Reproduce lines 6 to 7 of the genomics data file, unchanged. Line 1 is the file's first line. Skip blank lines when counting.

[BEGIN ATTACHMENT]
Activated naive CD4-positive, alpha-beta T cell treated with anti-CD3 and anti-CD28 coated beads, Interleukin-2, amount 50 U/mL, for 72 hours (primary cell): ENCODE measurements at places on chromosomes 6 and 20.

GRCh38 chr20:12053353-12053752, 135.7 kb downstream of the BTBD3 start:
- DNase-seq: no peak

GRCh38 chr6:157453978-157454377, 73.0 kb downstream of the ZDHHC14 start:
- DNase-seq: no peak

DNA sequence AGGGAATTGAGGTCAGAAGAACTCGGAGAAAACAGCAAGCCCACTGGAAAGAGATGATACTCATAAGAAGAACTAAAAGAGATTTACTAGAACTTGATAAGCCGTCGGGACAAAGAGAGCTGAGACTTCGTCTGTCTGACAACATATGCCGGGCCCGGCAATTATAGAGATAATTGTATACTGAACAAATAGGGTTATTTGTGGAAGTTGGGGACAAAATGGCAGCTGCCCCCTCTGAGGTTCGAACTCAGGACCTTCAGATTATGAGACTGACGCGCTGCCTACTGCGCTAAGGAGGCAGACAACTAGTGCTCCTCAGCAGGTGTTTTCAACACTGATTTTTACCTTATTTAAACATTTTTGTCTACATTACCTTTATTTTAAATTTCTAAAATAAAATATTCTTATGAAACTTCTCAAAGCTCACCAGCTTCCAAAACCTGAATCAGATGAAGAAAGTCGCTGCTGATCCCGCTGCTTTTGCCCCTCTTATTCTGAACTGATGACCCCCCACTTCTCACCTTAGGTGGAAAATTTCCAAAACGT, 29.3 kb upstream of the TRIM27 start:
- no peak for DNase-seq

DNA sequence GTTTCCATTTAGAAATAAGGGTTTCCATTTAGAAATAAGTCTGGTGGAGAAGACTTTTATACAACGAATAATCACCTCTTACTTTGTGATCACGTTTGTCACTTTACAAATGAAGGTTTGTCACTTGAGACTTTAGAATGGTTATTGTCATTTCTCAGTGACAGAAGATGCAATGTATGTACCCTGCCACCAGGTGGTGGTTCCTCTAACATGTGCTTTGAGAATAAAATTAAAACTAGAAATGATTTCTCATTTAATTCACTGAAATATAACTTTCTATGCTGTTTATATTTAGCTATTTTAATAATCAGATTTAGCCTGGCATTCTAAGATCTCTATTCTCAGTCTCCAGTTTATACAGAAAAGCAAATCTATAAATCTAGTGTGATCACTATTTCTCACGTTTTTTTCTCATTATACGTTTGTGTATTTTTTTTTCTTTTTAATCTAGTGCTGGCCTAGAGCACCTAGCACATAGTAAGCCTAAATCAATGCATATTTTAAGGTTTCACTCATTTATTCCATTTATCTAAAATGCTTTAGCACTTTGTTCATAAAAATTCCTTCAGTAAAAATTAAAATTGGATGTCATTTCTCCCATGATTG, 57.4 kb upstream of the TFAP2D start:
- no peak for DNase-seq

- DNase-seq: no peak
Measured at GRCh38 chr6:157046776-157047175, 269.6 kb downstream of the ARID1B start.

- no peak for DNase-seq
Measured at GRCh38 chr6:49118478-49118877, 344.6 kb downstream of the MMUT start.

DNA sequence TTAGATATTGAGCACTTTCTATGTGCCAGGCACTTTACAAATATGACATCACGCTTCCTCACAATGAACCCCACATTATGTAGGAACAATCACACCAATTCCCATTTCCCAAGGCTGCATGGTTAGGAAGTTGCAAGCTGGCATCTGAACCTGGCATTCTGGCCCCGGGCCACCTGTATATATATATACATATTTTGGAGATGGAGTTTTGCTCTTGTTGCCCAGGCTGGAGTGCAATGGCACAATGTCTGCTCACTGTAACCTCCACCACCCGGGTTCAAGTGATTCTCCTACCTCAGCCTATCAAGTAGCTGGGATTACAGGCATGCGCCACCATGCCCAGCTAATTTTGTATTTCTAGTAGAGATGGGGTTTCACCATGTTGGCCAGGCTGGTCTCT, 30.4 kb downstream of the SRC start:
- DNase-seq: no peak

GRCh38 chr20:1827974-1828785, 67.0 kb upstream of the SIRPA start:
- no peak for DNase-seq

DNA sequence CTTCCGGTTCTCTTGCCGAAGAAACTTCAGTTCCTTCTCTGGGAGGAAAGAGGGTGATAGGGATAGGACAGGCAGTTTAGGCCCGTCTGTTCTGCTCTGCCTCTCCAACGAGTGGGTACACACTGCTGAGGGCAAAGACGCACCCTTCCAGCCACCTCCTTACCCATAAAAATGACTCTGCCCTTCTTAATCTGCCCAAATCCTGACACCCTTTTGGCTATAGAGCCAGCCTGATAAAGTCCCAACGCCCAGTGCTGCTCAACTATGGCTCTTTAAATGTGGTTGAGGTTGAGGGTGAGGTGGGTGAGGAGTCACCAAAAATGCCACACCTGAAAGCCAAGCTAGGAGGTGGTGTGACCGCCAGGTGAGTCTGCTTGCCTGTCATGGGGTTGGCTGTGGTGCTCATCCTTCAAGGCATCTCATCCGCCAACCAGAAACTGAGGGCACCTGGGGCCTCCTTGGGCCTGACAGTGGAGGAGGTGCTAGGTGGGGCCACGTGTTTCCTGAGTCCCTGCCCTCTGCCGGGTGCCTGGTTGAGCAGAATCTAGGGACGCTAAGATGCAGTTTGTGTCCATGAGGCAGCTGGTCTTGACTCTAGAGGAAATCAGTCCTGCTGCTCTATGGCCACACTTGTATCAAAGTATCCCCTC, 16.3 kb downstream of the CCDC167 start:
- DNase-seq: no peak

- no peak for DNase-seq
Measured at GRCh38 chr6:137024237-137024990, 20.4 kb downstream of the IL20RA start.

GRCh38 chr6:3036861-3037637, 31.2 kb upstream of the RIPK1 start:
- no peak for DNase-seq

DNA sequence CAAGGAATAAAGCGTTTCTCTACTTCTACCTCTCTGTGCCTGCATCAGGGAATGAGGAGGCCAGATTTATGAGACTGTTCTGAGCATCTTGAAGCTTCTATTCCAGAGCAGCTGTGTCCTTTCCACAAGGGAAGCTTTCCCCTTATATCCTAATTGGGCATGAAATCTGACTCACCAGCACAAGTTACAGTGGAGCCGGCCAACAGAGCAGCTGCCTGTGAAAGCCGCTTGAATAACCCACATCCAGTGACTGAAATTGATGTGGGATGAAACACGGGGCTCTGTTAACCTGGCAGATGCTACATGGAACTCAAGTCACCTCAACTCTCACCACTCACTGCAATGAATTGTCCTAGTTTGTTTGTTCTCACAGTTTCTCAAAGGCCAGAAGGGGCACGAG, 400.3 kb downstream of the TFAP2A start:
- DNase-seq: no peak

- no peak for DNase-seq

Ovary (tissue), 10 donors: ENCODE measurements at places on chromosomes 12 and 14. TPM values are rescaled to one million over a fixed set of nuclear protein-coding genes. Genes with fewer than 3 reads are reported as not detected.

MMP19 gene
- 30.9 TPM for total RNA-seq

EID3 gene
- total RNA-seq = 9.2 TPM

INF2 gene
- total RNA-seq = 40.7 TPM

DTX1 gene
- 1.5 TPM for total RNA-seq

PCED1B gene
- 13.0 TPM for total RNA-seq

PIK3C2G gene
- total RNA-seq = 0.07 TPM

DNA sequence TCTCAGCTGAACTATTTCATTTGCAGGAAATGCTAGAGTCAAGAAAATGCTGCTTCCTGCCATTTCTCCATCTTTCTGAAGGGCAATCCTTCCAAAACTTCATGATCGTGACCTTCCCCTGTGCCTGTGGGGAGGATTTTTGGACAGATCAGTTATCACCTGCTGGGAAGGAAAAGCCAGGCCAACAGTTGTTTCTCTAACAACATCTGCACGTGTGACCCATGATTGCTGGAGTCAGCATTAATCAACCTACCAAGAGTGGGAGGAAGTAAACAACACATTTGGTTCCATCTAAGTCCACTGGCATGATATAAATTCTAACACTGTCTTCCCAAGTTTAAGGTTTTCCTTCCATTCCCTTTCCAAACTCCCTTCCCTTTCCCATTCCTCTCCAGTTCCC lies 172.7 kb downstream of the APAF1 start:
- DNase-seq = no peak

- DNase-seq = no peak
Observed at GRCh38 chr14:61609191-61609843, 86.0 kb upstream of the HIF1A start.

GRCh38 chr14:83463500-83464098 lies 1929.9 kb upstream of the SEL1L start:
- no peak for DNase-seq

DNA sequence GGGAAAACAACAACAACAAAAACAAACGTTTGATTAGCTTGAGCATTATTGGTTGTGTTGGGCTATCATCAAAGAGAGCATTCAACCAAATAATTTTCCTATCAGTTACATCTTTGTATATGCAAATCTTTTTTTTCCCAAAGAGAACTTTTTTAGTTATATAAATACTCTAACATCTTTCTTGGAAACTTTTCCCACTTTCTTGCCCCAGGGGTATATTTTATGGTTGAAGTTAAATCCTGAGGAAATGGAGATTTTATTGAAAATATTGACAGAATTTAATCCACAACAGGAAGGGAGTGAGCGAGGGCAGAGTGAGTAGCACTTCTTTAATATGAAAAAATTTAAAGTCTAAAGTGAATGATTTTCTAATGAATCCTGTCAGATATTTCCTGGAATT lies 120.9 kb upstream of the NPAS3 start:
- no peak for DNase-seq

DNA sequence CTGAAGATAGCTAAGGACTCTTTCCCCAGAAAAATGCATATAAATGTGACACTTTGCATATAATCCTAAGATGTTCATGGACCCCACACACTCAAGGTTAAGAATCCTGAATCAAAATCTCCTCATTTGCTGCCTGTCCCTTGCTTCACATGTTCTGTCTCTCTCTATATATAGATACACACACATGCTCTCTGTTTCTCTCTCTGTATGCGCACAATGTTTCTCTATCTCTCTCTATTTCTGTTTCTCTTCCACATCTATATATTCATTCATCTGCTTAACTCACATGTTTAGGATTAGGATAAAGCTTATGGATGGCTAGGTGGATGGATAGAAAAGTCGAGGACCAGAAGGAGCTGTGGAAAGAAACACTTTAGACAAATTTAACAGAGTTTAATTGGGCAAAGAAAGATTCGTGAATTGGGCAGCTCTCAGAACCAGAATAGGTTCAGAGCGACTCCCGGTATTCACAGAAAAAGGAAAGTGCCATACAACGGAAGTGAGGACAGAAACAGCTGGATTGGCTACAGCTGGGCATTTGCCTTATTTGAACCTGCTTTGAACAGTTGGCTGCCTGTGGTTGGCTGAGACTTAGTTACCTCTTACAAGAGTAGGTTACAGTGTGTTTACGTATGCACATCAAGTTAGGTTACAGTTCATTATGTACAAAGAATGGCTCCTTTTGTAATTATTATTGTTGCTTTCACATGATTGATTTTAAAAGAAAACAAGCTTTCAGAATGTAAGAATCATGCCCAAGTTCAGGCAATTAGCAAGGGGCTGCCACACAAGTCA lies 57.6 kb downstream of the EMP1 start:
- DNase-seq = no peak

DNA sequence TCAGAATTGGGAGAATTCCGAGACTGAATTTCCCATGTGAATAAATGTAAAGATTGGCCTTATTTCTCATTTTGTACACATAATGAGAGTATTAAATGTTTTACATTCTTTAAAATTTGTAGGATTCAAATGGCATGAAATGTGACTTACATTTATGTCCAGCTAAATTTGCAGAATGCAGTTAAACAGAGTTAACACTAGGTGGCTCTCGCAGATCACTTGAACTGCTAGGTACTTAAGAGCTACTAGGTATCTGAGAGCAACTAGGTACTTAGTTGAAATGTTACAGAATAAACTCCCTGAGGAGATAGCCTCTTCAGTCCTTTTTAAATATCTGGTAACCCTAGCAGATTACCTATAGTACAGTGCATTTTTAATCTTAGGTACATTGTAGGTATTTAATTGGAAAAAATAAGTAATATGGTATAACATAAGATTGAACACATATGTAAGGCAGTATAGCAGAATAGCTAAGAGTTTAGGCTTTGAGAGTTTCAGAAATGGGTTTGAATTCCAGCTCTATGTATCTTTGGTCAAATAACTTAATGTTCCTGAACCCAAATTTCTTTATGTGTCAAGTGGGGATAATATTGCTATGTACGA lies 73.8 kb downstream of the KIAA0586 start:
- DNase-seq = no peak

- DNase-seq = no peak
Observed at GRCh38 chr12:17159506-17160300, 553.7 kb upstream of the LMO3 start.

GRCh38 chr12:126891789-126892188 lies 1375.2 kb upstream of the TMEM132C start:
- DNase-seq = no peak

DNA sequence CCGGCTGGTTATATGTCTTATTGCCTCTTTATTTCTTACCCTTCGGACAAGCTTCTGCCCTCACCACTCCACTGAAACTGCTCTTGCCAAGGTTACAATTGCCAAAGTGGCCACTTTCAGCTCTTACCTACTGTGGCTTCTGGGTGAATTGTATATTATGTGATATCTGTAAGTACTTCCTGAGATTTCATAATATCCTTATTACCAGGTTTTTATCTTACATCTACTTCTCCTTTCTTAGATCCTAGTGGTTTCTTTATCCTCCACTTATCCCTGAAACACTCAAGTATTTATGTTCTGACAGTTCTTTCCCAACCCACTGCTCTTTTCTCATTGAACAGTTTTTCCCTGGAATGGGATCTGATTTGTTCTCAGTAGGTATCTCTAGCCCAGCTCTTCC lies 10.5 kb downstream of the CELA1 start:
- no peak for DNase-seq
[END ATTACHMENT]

DNA sequence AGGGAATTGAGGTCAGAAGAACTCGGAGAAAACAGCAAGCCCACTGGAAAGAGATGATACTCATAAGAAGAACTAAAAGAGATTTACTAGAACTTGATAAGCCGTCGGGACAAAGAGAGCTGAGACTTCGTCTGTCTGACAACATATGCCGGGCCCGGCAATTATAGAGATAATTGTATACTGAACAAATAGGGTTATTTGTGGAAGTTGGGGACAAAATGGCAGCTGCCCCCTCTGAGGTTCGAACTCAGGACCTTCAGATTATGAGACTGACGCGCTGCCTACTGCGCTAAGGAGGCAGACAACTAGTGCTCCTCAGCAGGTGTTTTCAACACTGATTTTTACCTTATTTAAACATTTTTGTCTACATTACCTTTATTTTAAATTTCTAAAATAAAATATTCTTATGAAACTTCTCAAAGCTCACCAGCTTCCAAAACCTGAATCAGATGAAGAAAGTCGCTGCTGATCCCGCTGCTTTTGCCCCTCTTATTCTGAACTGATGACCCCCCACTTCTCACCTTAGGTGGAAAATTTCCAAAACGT, 29.3 kb upstream of the TRIM27 start:
- no peak for DNase-seq